Human Rights Organizations
Human Rights Watch: In Custody: Police Torture and Abductions in Turkey
October 2017 / (49 Pages)
Based on interviews with lawyers and relatives, and on a review of court transcripts, this report looks in detail at ten cases in which security forces tortured or ill-treated a total of 22 people, and an eleventh case in which police beat scores of villagers, 38 of whom lodged formal complaints of torture. The report also presents details of five individual cases of abduction that likely amount to enforced disappearance by state authorities since March 2017.
December 2016 / (5 Pages, Video)
Turkey is experiencing an unprecedented rate of press freedom violations. At least 81 journalists are imprisoned in Turkey, all of them facing anti-state charges, in the wake of an unprecedented crackdown that has included the shuttering of more than 100 news outlets. The 259 journalists in jail worldwide is the highest number recorded since 1990. In Turkey, media freedom was already under siege in early 2016, with authorities arresting, harassing, and expelling journalists and shutting down or taking over news outlets.
Freedom House: Freedom in the World 2017: Turkey
2017 / (28 Pages)
Turkey’s political rights rating declined from 3 to 4, its civil liberties rating declined from 4 to 5, and it received a downward trend arrow due to the security and political repercussions of an attempted coup in July, which led the government to declare a state of emergency and carry out mass arrests and firings. Over 150,000 people—including soldiers, police, judicial officials, civil servants, academics, and schoolteachers—were detained, arrested, or dismissed from their positions in a massive purge of suspected coup plotters and other perceived enemies of the state.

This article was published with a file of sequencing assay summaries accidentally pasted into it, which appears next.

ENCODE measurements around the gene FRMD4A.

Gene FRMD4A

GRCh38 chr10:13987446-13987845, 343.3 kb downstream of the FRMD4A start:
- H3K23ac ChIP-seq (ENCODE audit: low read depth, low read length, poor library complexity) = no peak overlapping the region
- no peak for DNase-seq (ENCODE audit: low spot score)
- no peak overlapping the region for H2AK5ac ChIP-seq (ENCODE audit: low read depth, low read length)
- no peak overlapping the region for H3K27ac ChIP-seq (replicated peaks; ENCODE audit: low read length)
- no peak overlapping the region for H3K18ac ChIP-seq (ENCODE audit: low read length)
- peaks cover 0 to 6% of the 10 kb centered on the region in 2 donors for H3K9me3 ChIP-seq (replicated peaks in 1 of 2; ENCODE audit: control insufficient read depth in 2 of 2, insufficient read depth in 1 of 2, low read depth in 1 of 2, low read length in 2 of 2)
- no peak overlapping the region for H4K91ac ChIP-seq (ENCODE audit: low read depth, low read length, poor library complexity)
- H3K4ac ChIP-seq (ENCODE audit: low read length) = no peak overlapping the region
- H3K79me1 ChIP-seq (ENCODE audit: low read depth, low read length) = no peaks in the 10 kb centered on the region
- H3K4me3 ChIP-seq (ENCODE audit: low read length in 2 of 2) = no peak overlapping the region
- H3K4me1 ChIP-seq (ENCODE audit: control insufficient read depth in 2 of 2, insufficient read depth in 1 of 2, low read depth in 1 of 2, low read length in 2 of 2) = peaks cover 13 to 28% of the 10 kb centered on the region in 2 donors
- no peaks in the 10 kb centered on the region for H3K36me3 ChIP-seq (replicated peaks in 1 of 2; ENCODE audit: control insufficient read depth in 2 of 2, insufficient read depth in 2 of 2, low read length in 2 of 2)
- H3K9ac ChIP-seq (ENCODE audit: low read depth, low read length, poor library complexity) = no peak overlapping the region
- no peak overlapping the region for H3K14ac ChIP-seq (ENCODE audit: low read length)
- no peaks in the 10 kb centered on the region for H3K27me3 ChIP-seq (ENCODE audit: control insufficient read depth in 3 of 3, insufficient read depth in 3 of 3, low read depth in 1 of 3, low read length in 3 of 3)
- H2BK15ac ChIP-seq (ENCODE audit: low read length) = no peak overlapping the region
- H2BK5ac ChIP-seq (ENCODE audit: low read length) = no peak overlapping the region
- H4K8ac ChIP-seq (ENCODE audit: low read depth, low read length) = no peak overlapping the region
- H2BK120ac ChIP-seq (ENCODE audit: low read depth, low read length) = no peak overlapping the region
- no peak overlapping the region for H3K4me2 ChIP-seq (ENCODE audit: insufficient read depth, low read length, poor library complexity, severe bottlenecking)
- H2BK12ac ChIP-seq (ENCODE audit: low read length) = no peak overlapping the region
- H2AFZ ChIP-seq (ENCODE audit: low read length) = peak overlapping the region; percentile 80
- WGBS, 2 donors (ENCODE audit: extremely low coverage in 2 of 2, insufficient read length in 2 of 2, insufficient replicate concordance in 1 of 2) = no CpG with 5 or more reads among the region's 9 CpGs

May 2018 / (22Pages)
From July 2016 through the end of the year, police arrested more than 50,000 individuals for alleged ties to the Gulen movement or related groups. During the year the government suspended or dismissed thousands of public officials from state institutions, including more than a thousand Diyanet employees. The government continued to prosecute individuals for “openly disrespecting the religious belief of a group” and continued to limit the rights of non-Muslim minorities, especially those not recognized under the 1923 Lausanne Treaty.
October 2018 / (30 Pages)
On 20 July 2016 with the stated aim of countering threats to national security arising from the coup attempt. While the state of emergency was initially declared for three months, it would be renewed seven times, and its remit broadened to include combating ‘terrorist’ organizations. The state of emergency finally ended on 18 July 2018, two years after it was first announced, On the evening of 15 July 2016, elements within Turkey’s armed forces attempted a violent coup. The coup attempt was quickly thwarted as thousands of people took to the streets and state forces overpowered the coup plotters. Hundreds died, and thousands were injured in a night of terrible violence. The government declared a state of emergency soon having ushered in a period of tremendous upheaval in Turkish public life.
United Nations Human Rights
Life sentences imposed on six journalists today by a court in Turkey are an unparalleled attack on freedom of expression and on the media, two international experts on media freedom have said in a joint statement.
“These harsh sentences are an unacceptable and unprecedented assault on freedom of expression and on the media in Turkey,” said David Kaye, UN Special Rapporteur on the right to freedom of opinion and expression, and Harlem Désir, the Representative on Media Freedom for the Organization for Security and Co-operation in Europe (OSCE).